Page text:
The public have until next Wednesday to submit comments to Environment Agency Wales (EAW) about Swansea Drydocks Ltd's plans.
The agency, which has already issued the company a draft permit, will then assess the responses before making a final decision.
If it awards a full permit, Swansea Drydocks will be ready to start its dismantling and repair operations at the city's Prince of Wales Dry Dock.
Despite bringing jobs, it would not be a popular move with the Maritime Quarter Residents' Association, which discussed the plans at its recent meeting.
Chairman Keith Evans said people were unaware of the potential hazards and risks he claimed the plans could pose to local lives, and accused the EAW of failing to consult the people of
about the scheme. Swansea
"The consultation process meant that EAW inserted an announcement in the Evening Post that an application had been received to operate a shipbreaking yard," he said.
"They also made documents available at their offices in Llandarcy and at the Civic Centre, hoping that people would find out about this contentious application. Such actions could hardly, I believe, be called consultation with the people."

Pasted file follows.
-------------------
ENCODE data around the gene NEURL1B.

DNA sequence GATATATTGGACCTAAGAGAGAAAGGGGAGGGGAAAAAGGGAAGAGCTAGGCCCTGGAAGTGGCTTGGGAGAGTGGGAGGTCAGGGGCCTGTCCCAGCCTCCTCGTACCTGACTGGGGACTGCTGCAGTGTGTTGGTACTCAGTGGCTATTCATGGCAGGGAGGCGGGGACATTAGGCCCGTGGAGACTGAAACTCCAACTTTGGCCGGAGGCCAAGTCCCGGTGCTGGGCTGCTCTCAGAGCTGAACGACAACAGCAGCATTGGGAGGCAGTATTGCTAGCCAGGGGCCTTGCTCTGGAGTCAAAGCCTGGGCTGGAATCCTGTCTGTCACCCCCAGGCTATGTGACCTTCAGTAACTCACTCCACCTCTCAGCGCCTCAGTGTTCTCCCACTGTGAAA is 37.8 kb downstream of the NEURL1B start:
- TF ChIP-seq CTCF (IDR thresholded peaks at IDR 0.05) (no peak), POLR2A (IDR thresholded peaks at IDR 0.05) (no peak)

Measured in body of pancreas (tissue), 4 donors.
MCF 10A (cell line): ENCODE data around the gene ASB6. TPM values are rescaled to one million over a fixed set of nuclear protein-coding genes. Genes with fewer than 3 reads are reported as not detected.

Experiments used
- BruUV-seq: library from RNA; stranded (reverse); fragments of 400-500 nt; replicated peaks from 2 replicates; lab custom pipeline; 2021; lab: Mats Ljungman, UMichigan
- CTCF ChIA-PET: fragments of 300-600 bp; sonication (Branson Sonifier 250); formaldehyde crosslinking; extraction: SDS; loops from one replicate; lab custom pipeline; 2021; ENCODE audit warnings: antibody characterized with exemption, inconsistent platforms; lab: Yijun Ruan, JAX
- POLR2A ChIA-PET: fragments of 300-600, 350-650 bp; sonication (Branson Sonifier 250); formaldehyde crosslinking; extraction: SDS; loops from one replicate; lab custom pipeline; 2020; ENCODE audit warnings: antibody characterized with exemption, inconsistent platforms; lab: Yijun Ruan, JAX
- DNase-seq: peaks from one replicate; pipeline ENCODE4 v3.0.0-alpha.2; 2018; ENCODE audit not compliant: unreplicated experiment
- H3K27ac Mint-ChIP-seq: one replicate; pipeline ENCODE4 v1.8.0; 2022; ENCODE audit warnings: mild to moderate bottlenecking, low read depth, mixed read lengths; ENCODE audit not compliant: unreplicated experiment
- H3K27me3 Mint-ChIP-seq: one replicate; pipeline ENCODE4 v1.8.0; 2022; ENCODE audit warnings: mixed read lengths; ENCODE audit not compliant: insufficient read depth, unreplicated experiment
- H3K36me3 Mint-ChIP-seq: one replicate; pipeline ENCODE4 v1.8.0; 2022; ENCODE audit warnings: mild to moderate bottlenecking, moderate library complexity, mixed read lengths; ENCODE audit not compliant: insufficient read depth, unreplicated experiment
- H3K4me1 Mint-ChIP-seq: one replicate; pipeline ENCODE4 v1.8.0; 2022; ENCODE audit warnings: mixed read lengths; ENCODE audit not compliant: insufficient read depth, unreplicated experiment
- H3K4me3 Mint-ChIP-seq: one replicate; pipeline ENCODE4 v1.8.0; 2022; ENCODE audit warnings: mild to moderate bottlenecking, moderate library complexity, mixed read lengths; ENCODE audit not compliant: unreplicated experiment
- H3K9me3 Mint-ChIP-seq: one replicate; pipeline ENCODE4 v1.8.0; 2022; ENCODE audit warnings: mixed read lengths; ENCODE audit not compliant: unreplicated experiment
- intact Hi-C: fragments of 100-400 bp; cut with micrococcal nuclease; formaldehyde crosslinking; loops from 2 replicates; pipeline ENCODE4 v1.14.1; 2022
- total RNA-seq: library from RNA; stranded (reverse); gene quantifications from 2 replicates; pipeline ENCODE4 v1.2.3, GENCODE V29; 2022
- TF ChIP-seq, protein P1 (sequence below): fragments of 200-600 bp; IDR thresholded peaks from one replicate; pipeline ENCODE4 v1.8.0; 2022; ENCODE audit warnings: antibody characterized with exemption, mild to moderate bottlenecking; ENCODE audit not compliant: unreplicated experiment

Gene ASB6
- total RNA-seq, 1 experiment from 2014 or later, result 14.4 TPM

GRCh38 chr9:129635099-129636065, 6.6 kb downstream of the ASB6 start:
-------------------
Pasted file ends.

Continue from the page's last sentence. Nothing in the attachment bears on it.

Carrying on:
Mr Evans said the EAW would be better off fulfilling its vision of creating "a better place for people and wildlife, for present and for future generations" rather than awarding such a permit.
He felt there were concerns about how the impact of the operation would be measured, claiming the EAW would base any environmental impact on "baseline figures" compiled by Swansea Drydocks during the first shipbreaking contract.
Posters are being distributed to flats and homes in the marina and to businesses in SA1.
An EAW spokeswoman said: "The views of the community are important to us. We are currently in the middle of the second phase of consultation to give people the opportunity to highlight any issues which they feel we have not yet considered. As part of the initial consultation, we consulted with a number of local organisations and received over 50 comments from local residents. These have been considered in our draft decision.
"We have made a thorough assessment of this application and have set the highest environmental standards to make sure that the proposed facility will not pose a threat to local people or the environment."
Swansea Drydocks has spent money refurbishing the dry dock and has said it will create 85 jobs and launch a world-class recycling and repair facility. The firm declined to comment further.
South Wales Evening Post. By
Richard Youle (firstname.lastname@example.org).
18 November 2011.